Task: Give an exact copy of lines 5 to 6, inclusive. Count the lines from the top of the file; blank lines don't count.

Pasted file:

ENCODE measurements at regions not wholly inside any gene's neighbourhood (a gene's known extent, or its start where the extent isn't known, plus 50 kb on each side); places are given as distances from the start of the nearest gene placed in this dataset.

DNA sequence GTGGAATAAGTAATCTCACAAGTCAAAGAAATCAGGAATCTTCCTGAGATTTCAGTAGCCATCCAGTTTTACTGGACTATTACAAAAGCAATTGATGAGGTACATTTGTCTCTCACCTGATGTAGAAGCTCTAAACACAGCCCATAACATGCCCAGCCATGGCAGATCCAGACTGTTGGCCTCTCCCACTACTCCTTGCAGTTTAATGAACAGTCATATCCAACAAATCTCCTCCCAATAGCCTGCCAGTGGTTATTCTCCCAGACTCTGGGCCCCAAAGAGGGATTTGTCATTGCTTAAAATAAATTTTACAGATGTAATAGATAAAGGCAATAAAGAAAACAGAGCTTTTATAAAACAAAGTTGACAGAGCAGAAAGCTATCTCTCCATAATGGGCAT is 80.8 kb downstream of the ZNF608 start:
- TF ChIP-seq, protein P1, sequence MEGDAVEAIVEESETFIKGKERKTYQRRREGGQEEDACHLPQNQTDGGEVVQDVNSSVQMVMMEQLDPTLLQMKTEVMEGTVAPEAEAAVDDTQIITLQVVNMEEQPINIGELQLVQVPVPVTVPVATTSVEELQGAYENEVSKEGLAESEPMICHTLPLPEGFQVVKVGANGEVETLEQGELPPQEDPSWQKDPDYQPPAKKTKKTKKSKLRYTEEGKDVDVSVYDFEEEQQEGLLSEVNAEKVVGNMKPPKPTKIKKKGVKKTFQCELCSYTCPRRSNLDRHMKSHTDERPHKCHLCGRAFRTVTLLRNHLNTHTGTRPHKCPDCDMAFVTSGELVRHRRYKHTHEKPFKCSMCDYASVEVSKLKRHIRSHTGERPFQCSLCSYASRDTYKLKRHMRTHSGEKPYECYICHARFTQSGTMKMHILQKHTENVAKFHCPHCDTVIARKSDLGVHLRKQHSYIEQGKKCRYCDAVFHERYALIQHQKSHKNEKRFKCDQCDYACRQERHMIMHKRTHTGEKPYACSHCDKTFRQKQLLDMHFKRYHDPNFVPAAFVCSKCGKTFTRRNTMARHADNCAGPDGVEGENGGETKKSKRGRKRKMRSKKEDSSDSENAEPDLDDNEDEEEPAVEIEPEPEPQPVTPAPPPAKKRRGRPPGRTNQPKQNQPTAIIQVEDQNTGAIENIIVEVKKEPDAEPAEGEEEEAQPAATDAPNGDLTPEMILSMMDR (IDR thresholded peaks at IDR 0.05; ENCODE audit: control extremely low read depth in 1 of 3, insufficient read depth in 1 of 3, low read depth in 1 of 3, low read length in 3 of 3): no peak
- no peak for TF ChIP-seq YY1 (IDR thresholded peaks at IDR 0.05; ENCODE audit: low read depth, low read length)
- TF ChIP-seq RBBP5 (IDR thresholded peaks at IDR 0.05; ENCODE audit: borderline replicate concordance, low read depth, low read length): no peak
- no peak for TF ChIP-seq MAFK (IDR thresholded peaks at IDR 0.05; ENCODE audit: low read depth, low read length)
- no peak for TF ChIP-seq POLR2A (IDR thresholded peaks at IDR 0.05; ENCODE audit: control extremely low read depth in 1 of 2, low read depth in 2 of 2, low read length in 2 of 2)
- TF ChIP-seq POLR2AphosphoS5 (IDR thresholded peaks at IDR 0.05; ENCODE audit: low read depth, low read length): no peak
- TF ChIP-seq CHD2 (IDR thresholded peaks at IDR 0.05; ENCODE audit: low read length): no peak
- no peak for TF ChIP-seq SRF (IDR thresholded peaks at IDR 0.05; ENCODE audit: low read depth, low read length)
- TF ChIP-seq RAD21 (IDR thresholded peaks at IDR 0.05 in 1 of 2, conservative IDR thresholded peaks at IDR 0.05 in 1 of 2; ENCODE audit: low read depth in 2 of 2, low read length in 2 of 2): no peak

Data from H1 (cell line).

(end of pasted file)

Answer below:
- TF ChIP-seq RBBP5 (IDR thresholded peaks at IDR 0.05; ENCODE audit: borderline replicate concordance, low read depth, low read length): no peak
- no peak for TF ChIP-seq MAFK (IDR thresholded peaks at IDR 0.05; ENCODE audit: low read depth, low read length)